Compromise Will Determine GOP's Fate

As Mitt Romney, Newt Gingrich, Jon Huntsman, and the rest of the Republican presidential field campaign across Iowa and New Hampshire, they should focus on the upcoming battle over next year’s budget and the debt ceiling. The budget will be the first major demonstration of congressional Republicans’ ability (or inability) to govern. The showdown will unofficially usher in the 2012 election season and the outcome will have a major effect on the presidential election.

In the 2010 midterm elections, GOP candidates promised to reduce the size of the federal government and lower the deficit. Now, House Republicans have two choices to make: They can either refuse to compromise with the White House or they can work with Democrats and be willing to compromise to produce a budget. Newly elected and Tea Party-sympathetic GOP House members will likely push their leaders to refuse to compromise with Democrats. But Republican leaders should choose to ignore this influence and work on a budget compromise that would include sensible budget cuts and a possible increase in taxes to help alleviate the nation’s fiscal woes. By negotiating with Democrats, Republicans will strike a chord with average cash-strapped Americans who are tired of a government with out-of-control expenses. However, if the negotiations prove (or make the public perceive) that Republicans are ideological stalwarts who refuse to compromise for the good of the nation, they will hand Obama an easy re-election bid in 2012. They will destroy the GOP’s credibility on being able to handle the nation’s economic problems.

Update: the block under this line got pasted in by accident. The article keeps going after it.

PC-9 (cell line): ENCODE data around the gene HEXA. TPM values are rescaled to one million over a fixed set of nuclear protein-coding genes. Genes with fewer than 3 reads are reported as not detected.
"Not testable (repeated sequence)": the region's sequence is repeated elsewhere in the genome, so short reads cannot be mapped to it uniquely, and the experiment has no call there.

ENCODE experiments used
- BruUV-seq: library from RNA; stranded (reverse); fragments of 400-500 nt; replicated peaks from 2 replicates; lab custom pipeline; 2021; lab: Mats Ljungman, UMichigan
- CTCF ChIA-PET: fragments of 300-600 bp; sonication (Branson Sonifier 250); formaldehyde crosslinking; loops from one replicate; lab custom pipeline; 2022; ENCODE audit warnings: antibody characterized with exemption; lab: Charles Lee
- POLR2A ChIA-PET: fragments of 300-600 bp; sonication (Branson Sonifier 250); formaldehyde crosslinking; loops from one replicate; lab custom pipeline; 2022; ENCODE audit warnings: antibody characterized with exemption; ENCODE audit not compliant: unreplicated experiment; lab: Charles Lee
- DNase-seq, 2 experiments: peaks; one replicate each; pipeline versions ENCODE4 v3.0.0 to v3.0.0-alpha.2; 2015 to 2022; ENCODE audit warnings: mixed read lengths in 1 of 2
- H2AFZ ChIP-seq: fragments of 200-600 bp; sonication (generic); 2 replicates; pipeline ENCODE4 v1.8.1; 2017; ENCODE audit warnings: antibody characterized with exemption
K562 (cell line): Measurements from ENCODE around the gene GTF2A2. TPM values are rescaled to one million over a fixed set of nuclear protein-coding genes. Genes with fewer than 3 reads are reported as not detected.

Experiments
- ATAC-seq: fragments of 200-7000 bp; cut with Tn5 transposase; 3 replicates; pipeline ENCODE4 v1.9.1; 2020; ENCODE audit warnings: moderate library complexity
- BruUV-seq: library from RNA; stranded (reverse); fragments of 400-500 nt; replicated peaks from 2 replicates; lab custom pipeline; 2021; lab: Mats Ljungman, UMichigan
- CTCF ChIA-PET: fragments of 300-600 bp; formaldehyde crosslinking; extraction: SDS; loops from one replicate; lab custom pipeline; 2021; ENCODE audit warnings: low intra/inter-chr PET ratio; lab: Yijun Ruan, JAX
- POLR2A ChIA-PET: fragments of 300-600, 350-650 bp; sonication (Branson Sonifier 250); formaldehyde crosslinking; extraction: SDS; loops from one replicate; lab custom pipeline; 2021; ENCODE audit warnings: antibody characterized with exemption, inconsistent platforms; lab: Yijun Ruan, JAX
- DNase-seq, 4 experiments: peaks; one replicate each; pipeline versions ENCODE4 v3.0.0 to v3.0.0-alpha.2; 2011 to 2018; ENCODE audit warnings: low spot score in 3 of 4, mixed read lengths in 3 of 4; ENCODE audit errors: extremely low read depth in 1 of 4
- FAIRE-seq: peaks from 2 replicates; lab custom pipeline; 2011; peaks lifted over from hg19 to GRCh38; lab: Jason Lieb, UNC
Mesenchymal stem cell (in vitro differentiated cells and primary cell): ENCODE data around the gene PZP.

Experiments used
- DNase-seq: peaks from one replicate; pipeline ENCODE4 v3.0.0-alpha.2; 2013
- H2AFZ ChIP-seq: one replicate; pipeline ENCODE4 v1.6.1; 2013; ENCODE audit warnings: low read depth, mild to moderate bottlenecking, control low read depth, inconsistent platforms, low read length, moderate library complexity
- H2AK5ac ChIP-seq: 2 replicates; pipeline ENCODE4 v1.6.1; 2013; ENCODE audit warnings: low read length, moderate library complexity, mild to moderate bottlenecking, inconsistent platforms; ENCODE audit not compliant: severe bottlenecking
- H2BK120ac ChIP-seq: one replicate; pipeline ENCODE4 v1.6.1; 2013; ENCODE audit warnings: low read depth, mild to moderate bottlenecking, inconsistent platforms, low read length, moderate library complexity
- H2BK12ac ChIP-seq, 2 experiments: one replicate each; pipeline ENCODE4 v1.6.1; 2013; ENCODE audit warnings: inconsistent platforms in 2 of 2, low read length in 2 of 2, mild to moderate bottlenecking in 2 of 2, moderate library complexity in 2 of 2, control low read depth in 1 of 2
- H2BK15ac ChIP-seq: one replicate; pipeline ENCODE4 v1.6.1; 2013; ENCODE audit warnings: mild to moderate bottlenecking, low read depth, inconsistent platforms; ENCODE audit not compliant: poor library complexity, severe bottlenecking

One only needs to look to recent history for evidence. After ending a nearly 50-year Democratic House majority, House Speaker Newt Gingrich tried to force President Bill Clinton to accept drastic cuts in government services without raising taxes. Clinton in turn refused to give into Gingrich’s demands and the government subsequently shut down. Instead of crediting Gingrich for his leadership in standing up to Clinton, the public believed GOP colleagues had prioritized their own ideological preferences over what was best for Americans. Beltway insiders credit this incident for turning around Clinton’s political fortune from a dismal Democratic defeat in the 1994 elections to his landslide re-election in 1996.  

If today’s House Republicans are not careful, they can easily repeat the mistakes of the 1990s. However, if House Republicans can prove to the nation that they can handle the reigns of fiscal power effectively, they will give the GOP’s nominee a clear advantage on economic issues. The GOP doesn’t have to surrender their beliefs for the sake of compromise, but they must show the nation that they are serious and competent fiscal managers. They must demonstrate that they are willing to work with a Democratic president and with a Democratic-controlled Senate to produce a budget that will help America regain economic footing. It is, after all, what the voters sent them to Washington to do in the first place. 

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